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Criteria for “Advantageous Effect” in Determination of Inventive Step are Clarified

Overview

It is useful to deepen your understanding of how an advantageous effect is considered in determination of inventive step in the Japanese practice.
A recent decision of the supreme court regarding an invention of use of a medical compound (Judgement of the Supreme Court of Japan, 3rd Petty Bench, dated August 27, 2019 on Case No. 2018 (Gyo-Hi) 69) clarified the criteria for an advantageous effect in determination of inventive step.
As shown in Fig. 1 below, the decision clarified that, in determination of inventive step of an invention of Compound A for example, whether Compound A renders an “unexpected remarkable effect” should be determined based on whether the effect of Compound A is “unexpected” from and “remarkable” for the structure of Compound A, and not directly based on whether another compound (Compound B) having an effect comparable to the effect of Compound A existed as of the reference date for determining inventive step.

Fig.1 Determination of Unexpected Remarkable Effect
Fig.1 Determination of Unexpected Remarkable Effect

(According to Supreme Court Decision)

In the field of pharmaceuticals, it is effective to assert that a claimed compound renders an “unexpected remarkable effect” when arguing inventive step of an invention of a compound in the prosecution. However, in the previous Japanese practice, we have come across some cases that were denied of inventive step of an invention of a compound in the prosecution because of an existence of other compound having the same or comparable effect albeit having a different structure.
Now that the criteria for an advantageous effect in determination of inventive step is clarified by this decision of the Supreme Court, it will have a great significance in strategy formulation in the prosecution of patent applications in the field of pharmaceuticals.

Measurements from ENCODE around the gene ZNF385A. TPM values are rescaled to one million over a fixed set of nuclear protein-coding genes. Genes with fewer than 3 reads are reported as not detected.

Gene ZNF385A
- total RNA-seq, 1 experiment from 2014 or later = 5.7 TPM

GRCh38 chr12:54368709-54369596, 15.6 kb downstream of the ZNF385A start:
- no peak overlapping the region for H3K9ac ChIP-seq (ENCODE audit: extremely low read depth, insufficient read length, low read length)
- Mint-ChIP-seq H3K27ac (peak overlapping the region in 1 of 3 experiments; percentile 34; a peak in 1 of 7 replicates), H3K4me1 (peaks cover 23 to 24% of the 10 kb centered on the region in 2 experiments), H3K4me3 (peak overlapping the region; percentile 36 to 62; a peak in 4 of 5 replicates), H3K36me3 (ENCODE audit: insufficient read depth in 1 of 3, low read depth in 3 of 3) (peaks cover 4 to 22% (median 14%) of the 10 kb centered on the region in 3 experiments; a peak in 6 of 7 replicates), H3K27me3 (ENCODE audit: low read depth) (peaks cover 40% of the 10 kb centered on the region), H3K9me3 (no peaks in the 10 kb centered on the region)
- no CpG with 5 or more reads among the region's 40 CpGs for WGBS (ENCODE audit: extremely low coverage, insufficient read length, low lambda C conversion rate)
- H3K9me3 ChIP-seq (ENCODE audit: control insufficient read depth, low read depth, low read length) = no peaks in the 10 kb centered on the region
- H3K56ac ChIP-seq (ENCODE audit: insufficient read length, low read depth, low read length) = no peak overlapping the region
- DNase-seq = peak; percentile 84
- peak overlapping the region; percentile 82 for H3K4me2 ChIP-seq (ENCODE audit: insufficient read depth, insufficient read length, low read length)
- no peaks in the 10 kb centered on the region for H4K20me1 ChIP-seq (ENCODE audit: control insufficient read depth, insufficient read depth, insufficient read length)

We present below some detailed information you may find useful in arguing an advantageous effect with respect to determination of inventive step and also in strategy formulation in the prosecution for your patent applications.


1. Determination of Inventive Step
We begin with a brief explanation of procedures in determining inventive step in the Japanese practice as a basis of considering advantageous effects.)
According to the examination guidelines, an examiner determines inventive step of a claimed invention by assessing whether he/she can reason that a person skilled in the art could have easily achieved the claimed invention from a primary cited invention.
This reasoning by the examiner is shown in Fig. 2 below. The examiner comprehensively evaluates each of “Factors in support of the non-existence of inventive step” and “Factors in support of the existence of inventive step” shown in Fig. 2 to determine inventive step.
In this reasoning, if an advantageous effect compared to the cited invention is found to be beyond predictions based on the state of the art in the technical field, it is evaluated as a factor in support of the existence of inventive step.